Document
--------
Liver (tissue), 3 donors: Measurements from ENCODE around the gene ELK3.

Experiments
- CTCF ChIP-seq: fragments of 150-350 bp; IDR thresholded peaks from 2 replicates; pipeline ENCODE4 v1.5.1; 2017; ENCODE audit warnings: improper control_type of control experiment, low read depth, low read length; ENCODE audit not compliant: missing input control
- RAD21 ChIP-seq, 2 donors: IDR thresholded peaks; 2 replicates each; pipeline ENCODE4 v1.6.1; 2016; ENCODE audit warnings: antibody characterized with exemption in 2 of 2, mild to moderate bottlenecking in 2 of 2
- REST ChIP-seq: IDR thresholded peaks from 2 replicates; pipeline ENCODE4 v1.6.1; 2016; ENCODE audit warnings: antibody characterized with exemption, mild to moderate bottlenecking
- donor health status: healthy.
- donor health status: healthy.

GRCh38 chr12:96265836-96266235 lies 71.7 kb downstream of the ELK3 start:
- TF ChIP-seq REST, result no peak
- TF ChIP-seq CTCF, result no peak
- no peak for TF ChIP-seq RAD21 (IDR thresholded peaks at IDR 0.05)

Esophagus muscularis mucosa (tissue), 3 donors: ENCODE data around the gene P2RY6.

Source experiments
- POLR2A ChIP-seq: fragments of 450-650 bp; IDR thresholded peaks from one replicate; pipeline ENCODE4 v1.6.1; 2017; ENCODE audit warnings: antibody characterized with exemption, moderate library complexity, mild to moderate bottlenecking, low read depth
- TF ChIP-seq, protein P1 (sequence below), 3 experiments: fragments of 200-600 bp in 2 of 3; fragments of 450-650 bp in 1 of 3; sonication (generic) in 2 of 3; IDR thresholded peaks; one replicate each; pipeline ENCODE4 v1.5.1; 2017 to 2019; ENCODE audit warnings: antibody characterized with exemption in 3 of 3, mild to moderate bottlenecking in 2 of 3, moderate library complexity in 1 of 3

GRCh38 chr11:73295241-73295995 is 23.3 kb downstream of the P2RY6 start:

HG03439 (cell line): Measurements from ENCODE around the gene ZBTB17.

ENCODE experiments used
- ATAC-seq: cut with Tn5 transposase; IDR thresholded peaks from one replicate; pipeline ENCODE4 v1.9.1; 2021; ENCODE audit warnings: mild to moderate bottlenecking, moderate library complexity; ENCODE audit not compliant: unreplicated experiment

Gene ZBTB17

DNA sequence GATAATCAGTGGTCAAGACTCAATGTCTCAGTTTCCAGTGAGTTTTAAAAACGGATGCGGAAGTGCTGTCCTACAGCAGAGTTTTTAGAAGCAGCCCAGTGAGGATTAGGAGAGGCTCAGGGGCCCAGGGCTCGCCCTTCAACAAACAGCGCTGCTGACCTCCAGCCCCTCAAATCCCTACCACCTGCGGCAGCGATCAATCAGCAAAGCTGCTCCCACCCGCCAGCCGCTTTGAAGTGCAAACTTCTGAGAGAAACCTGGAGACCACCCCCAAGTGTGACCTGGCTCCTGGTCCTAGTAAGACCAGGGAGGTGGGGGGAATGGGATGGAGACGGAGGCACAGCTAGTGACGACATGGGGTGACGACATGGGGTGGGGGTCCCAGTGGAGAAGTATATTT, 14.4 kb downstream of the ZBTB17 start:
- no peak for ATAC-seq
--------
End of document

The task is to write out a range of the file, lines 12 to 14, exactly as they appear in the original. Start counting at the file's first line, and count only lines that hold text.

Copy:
Esophagus muscularis mucosa (tissue), 3 donors: ENCODE data around the gene P2RY6.

Source experiments
- POLR2A ChIP-seq: fragments of 450-650 bp; IDR thresholded peaks from one replicate; pipeline ENCODE4 v1.6.1; 2017; ENCODE audit warnings: antibody characterized with exemption, moderate library complexity, mild to moderate bottlenecking, low read depth